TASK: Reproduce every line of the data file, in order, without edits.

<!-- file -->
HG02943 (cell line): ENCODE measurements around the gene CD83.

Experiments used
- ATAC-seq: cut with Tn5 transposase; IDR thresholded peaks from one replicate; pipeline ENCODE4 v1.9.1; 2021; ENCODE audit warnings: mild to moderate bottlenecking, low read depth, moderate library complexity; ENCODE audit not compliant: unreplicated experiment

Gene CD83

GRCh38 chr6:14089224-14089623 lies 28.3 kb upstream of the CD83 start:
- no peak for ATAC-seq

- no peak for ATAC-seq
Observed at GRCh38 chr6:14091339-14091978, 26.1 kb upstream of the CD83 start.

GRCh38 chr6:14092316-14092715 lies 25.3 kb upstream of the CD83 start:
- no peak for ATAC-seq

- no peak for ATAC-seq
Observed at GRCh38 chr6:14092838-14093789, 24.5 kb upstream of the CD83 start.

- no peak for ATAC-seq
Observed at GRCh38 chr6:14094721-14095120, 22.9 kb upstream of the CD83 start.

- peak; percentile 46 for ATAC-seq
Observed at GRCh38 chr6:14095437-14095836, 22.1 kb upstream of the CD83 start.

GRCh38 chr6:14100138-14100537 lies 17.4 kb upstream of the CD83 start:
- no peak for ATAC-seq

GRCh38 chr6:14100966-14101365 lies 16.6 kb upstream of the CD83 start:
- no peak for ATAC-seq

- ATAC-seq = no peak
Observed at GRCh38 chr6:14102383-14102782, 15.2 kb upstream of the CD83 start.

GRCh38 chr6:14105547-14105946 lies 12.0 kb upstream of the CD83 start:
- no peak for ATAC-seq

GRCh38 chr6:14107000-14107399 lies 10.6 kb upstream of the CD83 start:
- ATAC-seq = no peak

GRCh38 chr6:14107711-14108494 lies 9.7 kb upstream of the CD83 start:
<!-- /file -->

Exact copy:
HG02943 (cell line): ENCODE measurements around the gene CD83.

Experiments used
- ATAC-seq: cut with Tn5 transposase; IDR thresholded peaks from one replicate; pipeline ENCODE4 v1.9.1; 2021; ENCODE audit warnings: mild to moderate bottlenecking, low read depth, moderate library complexity; ENCODE audit not compliant: unreplicated experiment

Gene CD83

GRCh38 chr6:14089224-14089623 lies 28.3 kb upstream of the CD83 start:
- no peak for ATAC-seq

- no peak for ATAC-seq
Observed at GRCh38 chr6:14091339-14091978, 26.1 kb upstream of the CD83 start.

GRCh38 chr6:14092316-14092715 lies 25.3 kb upstream of the CD83 start:
- no peak for ATAC-seq

- no peak for ATAC-seq
Observed at GRCh38 chr6:14092838-14093789, 24.5 kb upstream of the CD83 start.

- no peak for ATAC-seq
Observed at GRCh38 chr6:14094721-14095120, 22.9 kb upstream of the CD83 start.

- peak; percentile 46 for ATAC-seq
Observed at GRCh38 chr6:14095437-14095836, 22.1 kb upstream of the CD83 start.

GRCh38 chr6:14100138-14100537 lies 17.4 kb upstream of the CD83 start:
- no peak for ATAC-seq

GRCh38 chr6:14100966-14101365 lies 16.6 kb upstream of the CD83 start:
- no peak for ATAC-seq

- ATAC-seq = no peak
Observed at GRCh38 chr6:14102383-14102782, 15.2 kb upstream of the CD83 start.

GRCh38 chr6:14105547-14105946 lies 12.0 kb upstream of the CD83 start:
- no peak for ATAC-seq

GRCh38 chr6:14107000-14107399 lies 10.6 kb upstream of the CD83 start:
- ATAC-seq = no peak

GRCh38 chr6:14107711-14108494 lies 9.7 kb upstream of the CD83 start: